One blonde curl is wrapped lusciously around my pointer finger. I gaze down at it and then force my eyes upward to drink in the image of my face. Long, blonde hair trails past my shoulders and onto my back. In the cracked mirror, my eyes squint, trying to capture this one fleeting picture of myself as a girl.
This is what I could look like if I weren’t forced to masquerade as a boy.
I am staring so intently into the mirror I don’t even hear my mother—my Ama—come into the room behind me.
“Take that off immediately!” Her voice is tight and stiff, like rubber being stretched too far, about to snap. “Can you imagine the controversy it would stir?” She whisks the blonde wig off my head and bunches it into a ball. Before I can say anything, she throws it into the fireplace in my room.
I look at my fingers, the ones that a moment ago delicately touched the wig like it was my own hair. “Sorry, Ama,” I say, head bent downward. “I was just looking.” My voice comes out gravelly like a dull knife coaxing butter across a dry piece of toast. I lick my lips and let a few beads of cold perspiration appear on my forehead without bothering to wipe them away.
My mother comes to stand behind me, peering into the shards of mirror in front of us both. She lays a hand on my fuzzy head. I try to imagine my dark blonde hair grown out, looking like the wig. But all I can see in front of me now are the short tufts my parents insist get trimmed every other week.
“My darling, your eighteenth birthday is coming so fast. Just two more weeks.” I look up into her wistful, worried eyes as she tries to smile back at me. “You’re going to be a powerful leader. I know it.”
I’m not as sure as she pretends to be. I’ve been training to be the Elected all my life, but now that it’s two weeks away, the worry makes me feel like I’ve eaten moldy bread.
I want to tell her my concerns. How I’m not sure I’ll like Vienne, the girl I’m set to marry. How I don’t think I’ll be able to convince everyone Vienne is pregnant with my baby when it’s utterly and physically impossible. How I wish the real future leader hadn’t run away from the job, leaving it solely in my incapable hands. It’s almost laughable how many ruses we’ll have to pull over on our own people for me and my family to stay in power.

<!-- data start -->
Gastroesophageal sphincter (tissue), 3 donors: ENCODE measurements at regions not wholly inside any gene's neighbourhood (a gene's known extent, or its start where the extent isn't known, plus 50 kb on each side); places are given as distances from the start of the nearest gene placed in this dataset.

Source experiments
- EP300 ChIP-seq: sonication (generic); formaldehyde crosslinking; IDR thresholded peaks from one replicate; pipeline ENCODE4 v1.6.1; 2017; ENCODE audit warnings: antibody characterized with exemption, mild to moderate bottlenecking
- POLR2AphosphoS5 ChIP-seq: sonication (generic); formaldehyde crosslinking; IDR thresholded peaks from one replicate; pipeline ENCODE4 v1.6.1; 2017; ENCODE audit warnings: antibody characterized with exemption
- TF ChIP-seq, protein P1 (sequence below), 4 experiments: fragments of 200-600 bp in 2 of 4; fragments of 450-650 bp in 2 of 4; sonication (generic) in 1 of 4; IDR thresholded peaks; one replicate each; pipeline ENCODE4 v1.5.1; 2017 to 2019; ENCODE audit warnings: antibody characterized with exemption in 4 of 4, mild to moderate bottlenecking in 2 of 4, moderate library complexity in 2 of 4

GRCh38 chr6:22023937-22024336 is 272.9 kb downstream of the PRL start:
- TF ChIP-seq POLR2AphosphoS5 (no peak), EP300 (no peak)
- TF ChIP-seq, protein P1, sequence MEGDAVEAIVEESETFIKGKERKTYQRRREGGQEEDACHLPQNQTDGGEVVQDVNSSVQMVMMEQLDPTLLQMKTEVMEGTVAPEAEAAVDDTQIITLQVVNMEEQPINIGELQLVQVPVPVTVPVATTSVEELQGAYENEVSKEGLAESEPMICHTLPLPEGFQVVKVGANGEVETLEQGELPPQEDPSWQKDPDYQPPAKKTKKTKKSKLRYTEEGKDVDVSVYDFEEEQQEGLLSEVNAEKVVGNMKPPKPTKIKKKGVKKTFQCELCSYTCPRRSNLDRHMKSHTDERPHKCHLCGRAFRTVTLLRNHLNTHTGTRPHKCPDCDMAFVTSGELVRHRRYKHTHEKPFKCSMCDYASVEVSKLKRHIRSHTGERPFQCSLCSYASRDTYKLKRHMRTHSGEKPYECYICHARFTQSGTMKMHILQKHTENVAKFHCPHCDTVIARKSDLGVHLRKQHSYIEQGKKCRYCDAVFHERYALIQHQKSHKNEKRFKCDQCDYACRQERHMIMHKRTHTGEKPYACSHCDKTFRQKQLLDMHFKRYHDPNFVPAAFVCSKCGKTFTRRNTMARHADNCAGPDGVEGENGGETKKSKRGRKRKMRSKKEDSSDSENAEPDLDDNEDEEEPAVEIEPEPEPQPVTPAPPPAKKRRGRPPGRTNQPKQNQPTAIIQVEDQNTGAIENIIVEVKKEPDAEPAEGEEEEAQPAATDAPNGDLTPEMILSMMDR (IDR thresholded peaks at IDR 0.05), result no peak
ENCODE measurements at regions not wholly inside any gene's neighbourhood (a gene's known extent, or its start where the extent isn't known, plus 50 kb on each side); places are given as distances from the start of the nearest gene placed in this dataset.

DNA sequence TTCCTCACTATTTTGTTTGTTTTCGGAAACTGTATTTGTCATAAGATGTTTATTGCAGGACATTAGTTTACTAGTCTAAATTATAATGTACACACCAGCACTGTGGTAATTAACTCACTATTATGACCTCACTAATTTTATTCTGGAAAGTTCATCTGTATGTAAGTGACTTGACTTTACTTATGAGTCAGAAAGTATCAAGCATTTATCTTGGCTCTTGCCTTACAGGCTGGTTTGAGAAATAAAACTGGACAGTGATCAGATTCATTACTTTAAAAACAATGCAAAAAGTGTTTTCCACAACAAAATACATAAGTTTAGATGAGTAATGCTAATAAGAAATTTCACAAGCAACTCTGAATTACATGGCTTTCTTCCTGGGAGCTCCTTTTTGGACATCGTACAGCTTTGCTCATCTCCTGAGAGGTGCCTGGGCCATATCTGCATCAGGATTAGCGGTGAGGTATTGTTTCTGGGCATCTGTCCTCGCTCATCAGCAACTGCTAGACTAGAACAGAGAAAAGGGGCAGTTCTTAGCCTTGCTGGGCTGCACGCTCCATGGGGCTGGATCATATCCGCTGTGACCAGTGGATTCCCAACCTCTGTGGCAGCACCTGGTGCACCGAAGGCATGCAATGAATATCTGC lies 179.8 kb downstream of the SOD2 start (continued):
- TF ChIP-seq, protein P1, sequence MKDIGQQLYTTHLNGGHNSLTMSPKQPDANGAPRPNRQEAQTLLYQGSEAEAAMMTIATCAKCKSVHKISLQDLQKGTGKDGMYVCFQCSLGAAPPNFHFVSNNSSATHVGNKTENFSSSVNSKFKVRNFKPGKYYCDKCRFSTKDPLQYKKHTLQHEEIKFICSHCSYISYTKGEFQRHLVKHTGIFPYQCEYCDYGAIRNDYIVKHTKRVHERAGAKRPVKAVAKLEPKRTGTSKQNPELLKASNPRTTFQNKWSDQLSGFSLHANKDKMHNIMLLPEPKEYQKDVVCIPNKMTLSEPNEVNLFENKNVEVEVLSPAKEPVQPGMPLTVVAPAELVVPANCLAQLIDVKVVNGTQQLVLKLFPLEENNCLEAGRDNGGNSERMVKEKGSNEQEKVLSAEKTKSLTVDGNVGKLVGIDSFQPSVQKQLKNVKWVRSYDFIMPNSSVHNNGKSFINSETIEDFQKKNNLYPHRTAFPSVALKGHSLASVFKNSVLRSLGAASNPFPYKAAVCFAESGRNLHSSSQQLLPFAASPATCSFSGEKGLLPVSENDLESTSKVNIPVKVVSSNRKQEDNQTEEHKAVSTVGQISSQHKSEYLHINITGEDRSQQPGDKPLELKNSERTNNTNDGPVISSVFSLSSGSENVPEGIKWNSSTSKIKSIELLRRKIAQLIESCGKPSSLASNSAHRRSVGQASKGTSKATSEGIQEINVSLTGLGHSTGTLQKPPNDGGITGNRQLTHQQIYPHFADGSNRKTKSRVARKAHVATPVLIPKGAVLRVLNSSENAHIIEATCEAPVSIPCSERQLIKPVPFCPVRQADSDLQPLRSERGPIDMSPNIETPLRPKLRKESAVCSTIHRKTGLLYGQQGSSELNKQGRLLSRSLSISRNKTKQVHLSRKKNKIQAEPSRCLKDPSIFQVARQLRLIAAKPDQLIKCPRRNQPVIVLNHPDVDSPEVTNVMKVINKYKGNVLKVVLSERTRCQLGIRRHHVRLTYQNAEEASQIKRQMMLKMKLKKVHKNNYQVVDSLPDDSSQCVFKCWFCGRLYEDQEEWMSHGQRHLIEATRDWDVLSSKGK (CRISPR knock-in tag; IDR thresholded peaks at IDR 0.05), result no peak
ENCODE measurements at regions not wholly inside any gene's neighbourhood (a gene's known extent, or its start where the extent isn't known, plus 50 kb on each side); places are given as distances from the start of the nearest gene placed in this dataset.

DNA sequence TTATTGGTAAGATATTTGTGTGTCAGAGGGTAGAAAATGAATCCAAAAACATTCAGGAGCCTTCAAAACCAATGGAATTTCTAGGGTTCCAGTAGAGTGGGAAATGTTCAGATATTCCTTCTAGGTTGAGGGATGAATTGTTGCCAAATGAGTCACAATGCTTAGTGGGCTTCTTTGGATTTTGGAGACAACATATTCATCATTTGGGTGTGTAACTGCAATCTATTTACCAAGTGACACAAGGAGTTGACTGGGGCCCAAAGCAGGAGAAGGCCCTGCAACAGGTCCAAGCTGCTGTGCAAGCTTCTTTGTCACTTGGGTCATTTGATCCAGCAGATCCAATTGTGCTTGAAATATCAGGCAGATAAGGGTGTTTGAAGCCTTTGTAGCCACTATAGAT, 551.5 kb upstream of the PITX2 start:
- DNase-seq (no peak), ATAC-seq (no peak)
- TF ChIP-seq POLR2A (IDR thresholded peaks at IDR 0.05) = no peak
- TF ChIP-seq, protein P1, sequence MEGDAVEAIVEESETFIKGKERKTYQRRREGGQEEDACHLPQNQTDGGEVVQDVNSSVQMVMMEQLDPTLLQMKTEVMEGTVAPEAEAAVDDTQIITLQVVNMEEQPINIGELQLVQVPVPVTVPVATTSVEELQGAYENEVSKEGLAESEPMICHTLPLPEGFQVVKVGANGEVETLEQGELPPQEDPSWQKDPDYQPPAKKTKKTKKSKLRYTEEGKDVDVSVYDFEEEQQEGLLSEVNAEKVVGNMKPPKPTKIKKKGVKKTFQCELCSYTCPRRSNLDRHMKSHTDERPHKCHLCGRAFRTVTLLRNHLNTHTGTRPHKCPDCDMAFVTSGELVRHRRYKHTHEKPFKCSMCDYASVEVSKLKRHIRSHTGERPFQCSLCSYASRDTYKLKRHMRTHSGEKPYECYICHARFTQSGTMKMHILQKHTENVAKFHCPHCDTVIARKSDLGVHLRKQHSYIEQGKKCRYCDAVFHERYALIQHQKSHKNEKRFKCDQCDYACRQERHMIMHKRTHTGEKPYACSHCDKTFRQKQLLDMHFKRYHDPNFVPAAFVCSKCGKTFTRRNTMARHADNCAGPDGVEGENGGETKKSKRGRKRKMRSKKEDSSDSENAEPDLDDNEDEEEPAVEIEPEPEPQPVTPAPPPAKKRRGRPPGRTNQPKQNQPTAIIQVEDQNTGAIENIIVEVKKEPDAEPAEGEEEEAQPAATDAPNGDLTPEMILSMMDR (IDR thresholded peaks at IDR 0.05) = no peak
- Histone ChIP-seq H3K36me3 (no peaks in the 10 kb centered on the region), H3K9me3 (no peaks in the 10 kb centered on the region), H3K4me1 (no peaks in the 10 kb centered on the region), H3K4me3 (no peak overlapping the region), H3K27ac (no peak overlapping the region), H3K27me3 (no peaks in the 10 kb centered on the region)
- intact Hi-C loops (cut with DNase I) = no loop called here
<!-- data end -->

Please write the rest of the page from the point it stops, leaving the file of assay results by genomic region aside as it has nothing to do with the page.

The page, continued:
But I don’t have time to voice any of these thoughts because there’s a sharp knock at the bedroom door.
“Come,” my mother commands. Her tone is authoritative, as it should be in her position as Madame Elected.
The door opens, and a maid with a bob of shoulder-length red hair steps inside the room. I can’t help but stare at her, wishing my life was easy like hers—that I could be who I really am, instead of playing a part constructed for me. The girl is beautiful. I don’t even know if I could be that beautiful, but one day I’d like to at least have the opportunity to see. For now, I shudder, remembering the ragged, short hair on my head and the men’s clothing, which doesn’t sit quite right on my curving waist.
Rori Shay is a strategic management consultant living in the Seattle area with her family, black lab, and cat. In the writing world, Rori is primarily know for her science fiction trilogy, The Elected Series. She enjoys running, helping animal causes, and pumpkin-picking. Rori is also a member of the Society of Children’s Book Writers and Illustrators (SCBWI).
You can follow Rori on Twitter at @RoriShay or email her directly at rorishay(@)gmail (dot)com.